A rotating ring behind the bezel unscrews to reveal a Micro-USB port that can be utilized to charge the battery. It features a blinking green and red LED indicator, green to indicate charging and red seems to indicate charge full. The light flashes once when hooked up to a power source.

Its possible to recharge the "Short" segment  from the extension segment by using its Power Bank end cap. The Power Bank end cap has a micro USB charging input and a red charging indicator as well as a standard USB-a output.The silicone dust over keeps your ports clear of crud.

As well as being able to charge the flashlights battery in its short configuration but can also be use to charge up other devices such as GPS units or phones. Being a separate unit means I can charge one battery as the other is in use which is handy. Especially as I like to keep multiple power generation sources available.

The G1 PRO is all about putting you in control, giving you six separate modes of operation, Featuring high, medium, low, SOS and strobe modes, as well as an eco-mode for when you need extended battery life in challenging situations. Each mode is accessed by clicking the power button on and off in succession to cycle through the modes.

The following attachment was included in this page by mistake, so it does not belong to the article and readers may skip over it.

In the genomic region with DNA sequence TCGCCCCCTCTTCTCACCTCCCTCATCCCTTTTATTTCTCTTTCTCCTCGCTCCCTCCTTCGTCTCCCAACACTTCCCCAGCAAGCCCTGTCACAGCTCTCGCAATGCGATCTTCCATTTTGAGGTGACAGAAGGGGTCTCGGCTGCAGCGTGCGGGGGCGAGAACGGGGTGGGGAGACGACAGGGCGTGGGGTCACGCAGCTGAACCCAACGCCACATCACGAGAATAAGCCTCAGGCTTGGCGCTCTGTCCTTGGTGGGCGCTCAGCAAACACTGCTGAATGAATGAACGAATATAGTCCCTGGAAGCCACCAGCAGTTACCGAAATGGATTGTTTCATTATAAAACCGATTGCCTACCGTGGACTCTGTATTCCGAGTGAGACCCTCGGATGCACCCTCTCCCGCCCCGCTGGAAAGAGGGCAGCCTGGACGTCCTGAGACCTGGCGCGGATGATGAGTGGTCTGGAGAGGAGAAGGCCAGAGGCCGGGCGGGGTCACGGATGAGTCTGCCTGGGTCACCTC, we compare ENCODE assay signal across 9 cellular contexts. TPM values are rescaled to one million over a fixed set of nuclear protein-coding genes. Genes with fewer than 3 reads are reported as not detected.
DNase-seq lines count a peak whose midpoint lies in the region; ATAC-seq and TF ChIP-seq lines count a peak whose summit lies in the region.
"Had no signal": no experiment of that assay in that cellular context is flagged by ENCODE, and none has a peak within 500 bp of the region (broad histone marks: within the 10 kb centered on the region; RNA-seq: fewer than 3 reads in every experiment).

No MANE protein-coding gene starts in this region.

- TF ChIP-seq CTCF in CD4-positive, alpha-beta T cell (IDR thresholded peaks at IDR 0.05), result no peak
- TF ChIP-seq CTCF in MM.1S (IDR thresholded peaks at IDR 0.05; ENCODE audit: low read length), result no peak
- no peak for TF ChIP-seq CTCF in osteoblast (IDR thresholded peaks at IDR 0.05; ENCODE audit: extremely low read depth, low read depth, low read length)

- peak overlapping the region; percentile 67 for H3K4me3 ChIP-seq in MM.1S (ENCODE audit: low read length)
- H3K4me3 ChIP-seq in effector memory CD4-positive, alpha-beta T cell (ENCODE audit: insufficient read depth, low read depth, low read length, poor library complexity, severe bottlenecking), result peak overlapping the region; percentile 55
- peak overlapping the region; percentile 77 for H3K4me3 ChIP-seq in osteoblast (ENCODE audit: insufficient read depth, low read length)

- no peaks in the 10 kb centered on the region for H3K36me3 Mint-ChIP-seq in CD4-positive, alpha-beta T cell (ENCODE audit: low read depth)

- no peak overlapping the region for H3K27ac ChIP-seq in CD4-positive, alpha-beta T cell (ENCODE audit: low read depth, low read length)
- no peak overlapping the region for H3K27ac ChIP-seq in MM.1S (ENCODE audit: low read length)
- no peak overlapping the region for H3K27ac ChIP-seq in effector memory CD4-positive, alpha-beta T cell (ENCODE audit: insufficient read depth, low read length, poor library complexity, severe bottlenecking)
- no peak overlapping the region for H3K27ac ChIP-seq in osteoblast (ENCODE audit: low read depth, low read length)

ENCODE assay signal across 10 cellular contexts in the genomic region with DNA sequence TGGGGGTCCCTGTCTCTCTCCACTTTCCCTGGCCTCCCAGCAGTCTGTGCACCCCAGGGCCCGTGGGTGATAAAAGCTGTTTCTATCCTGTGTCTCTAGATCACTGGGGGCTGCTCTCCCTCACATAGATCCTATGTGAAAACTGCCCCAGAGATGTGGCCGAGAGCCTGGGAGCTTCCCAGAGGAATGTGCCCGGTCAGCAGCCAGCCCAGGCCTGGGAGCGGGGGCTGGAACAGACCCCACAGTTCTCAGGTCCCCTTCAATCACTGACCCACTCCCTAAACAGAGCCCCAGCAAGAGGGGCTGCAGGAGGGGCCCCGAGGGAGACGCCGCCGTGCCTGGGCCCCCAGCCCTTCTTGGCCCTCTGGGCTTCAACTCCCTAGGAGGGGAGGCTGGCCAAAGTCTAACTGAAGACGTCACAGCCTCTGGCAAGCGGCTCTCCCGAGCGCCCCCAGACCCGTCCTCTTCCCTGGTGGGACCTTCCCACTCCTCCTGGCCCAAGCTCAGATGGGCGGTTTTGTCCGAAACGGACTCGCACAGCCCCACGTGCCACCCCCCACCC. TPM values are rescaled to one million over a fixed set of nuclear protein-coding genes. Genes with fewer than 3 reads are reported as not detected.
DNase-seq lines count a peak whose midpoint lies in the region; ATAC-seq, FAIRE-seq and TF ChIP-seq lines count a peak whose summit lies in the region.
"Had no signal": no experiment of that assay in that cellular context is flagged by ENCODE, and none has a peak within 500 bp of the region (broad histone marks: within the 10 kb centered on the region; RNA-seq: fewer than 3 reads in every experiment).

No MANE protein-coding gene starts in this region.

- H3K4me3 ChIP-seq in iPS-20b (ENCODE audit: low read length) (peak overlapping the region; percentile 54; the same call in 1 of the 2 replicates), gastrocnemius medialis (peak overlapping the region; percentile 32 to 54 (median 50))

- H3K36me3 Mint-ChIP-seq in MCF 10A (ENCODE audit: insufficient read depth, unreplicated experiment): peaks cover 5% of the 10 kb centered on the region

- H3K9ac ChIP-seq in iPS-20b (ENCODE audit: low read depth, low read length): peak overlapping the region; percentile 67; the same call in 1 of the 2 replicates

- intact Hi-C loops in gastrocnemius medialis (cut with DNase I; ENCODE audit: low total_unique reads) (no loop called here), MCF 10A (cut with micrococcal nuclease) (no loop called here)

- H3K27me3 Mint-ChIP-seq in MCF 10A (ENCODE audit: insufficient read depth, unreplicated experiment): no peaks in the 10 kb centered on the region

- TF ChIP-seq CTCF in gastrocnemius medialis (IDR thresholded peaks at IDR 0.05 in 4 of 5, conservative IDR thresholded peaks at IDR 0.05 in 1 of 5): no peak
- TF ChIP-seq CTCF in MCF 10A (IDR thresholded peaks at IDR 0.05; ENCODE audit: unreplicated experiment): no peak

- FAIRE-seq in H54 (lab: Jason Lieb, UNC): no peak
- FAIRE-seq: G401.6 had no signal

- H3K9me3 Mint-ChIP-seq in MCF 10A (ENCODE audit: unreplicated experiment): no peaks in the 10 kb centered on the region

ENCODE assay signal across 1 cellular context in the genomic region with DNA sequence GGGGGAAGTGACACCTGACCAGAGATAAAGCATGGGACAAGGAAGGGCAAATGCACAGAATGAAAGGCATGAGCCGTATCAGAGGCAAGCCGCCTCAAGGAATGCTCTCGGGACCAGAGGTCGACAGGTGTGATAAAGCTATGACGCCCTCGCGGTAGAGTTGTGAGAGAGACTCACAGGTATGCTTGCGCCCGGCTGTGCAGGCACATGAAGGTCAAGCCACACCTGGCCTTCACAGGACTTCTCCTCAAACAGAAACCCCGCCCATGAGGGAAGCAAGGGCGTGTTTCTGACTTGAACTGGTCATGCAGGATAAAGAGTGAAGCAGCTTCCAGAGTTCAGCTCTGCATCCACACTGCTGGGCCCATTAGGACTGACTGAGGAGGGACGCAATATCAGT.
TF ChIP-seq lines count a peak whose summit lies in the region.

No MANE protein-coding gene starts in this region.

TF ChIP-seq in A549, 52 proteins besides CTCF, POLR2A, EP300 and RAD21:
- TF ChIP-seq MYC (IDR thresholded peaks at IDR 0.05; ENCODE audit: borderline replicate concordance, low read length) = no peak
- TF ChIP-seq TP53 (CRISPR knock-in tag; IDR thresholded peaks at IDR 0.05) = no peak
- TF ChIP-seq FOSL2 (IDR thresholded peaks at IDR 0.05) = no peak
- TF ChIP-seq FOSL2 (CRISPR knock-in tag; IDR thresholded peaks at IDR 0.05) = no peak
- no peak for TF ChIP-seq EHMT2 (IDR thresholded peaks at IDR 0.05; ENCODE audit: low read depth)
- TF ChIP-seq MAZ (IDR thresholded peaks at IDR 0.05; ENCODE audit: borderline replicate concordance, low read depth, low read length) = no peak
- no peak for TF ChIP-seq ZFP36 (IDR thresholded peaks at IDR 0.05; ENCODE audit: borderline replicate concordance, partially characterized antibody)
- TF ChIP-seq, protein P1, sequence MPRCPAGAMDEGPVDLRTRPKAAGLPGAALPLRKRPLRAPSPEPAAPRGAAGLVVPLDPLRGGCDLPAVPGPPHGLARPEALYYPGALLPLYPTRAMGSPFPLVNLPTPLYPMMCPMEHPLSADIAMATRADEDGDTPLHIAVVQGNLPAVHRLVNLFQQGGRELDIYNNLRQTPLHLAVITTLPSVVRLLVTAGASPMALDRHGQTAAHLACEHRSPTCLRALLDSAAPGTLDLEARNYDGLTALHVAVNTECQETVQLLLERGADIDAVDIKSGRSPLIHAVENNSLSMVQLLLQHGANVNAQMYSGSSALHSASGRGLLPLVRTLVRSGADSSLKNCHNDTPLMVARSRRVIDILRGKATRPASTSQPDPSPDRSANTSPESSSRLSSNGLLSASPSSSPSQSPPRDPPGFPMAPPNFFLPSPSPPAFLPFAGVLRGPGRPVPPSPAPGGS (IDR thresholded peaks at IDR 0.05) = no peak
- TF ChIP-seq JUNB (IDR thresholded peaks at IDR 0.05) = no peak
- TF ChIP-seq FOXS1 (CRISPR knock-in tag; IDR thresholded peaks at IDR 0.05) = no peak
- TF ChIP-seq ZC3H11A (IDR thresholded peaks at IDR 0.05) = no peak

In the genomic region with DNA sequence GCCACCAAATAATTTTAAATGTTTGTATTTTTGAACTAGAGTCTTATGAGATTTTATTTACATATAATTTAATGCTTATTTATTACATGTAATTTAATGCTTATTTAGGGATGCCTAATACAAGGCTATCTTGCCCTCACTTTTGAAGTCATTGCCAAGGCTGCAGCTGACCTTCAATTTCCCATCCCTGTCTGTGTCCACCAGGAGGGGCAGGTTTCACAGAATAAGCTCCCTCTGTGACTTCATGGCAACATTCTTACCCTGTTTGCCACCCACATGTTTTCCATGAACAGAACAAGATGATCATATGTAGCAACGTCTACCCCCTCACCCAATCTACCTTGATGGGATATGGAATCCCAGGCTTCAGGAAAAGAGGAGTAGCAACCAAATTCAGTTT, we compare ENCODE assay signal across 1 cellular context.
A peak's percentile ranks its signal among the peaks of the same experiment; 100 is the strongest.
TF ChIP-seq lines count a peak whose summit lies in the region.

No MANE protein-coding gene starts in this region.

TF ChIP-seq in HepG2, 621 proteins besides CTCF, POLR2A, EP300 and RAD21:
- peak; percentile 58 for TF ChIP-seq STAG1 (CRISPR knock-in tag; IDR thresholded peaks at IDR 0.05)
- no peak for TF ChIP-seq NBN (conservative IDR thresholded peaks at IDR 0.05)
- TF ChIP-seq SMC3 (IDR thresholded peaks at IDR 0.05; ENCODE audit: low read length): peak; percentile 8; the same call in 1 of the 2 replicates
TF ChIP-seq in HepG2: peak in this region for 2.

One of the neat accessories is the lantern dome, an opaque cap that fits snugly over the bezel end turns the flashlight into a room illuminating lantern, perfect for power outages at home, in a tent or even just to scope out a dark car boot.

Unscrewing the bezel allows the fitting either of the two included colored plastic filters to project red or green light as needs be. The addition of a compass to the end-cap of the 

The rubber o-rings at each of the seams and the precision manufacture ar what rate the G1 its IPX04 rating (IPX4 – Protects from splashing water, no matter the direction). The bike mount allows clamping the G1 to handlebars to act as a very effective headlight.
The G1 light is bright and robust and the utility of the lens as well as the modular Power Bank components makes for a truly memorable unit

High power mode on wide lens setting.
Unlit testing conditions, suburban street

High power mode, lens in tight focus
High power mode, lens in tight focus, square emission clear

Saturday, June 8, 2019

Review: BioFuture wipes

My friends at EcoFuture have taken the bold leap  to launch a Kickstarter campaign for one of their new products and its something I thought I should share. EcoFuture have always looked for ecologically friendly solutions for cleaning, health and hygiene.  From body and foot sprays to water purification and household cleaners. Before you scoff at the domesticty of this remind yourself how little fun a bout of gastro or swamp-ass is on the trail. Even the most salty operators need to poop now and then. If you're on the trail ans have to drop one off, the last thing you want is to be hiking on without a good wipe. Having comfortable wipes can be a real morale booster, but you also don't want to be leaving wads of long-life paper or fabric wipes (even in shallow latrines). This is where something like the BioFuture Baby All Natural wipes comes into its own.